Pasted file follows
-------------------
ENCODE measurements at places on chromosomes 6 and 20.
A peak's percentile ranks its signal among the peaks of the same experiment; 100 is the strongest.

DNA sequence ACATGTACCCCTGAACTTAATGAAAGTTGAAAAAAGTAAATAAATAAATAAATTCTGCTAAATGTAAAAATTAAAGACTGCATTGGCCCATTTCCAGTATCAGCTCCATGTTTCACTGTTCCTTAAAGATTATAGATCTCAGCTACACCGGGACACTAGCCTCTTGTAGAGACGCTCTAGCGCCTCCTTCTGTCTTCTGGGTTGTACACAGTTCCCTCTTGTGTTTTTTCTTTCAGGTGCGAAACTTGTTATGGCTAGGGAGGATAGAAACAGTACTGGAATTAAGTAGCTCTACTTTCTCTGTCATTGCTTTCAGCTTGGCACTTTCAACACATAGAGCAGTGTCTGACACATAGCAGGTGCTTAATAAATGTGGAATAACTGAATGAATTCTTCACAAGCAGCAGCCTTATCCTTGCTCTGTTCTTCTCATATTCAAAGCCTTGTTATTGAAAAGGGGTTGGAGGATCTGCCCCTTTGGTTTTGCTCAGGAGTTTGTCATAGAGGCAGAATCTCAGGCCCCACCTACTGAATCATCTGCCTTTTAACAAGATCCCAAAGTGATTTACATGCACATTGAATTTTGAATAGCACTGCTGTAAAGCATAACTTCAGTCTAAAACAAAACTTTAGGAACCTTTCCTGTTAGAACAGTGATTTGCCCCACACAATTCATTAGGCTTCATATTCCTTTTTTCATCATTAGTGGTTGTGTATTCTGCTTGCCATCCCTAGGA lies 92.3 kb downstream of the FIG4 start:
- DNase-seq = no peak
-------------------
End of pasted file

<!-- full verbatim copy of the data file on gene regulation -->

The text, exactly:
ENCODE measurements at places on chromosomes 6 and 20.
A peak's percentile ranks its signal among the peaks of the same experiment; 100 is the strongest.

DNA sequence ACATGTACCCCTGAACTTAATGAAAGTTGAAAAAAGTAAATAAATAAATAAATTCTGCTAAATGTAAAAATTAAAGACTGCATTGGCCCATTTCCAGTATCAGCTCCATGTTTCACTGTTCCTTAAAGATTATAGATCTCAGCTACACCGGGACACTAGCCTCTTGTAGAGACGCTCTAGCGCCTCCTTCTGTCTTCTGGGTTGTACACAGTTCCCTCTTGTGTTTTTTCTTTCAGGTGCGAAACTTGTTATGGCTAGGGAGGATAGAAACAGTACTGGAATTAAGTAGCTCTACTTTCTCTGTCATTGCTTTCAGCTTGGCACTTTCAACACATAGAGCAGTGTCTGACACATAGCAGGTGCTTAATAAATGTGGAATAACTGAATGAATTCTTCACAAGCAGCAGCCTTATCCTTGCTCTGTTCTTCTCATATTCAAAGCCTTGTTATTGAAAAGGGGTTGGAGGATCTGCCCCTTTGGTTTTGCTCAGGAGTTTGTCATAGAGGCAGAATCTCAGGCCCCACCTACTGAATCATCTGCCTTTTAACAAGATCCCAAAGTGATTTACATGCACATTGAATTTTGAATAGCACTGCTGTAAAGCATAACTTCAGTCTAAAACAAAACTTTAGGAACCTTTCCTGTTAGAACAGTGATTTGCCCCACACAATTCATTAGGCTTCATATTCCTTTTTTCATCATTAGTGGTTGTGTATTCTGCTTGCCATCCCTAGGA lies 92.3 kb downstream of the FIG4 start:
- DNase-seq = no peak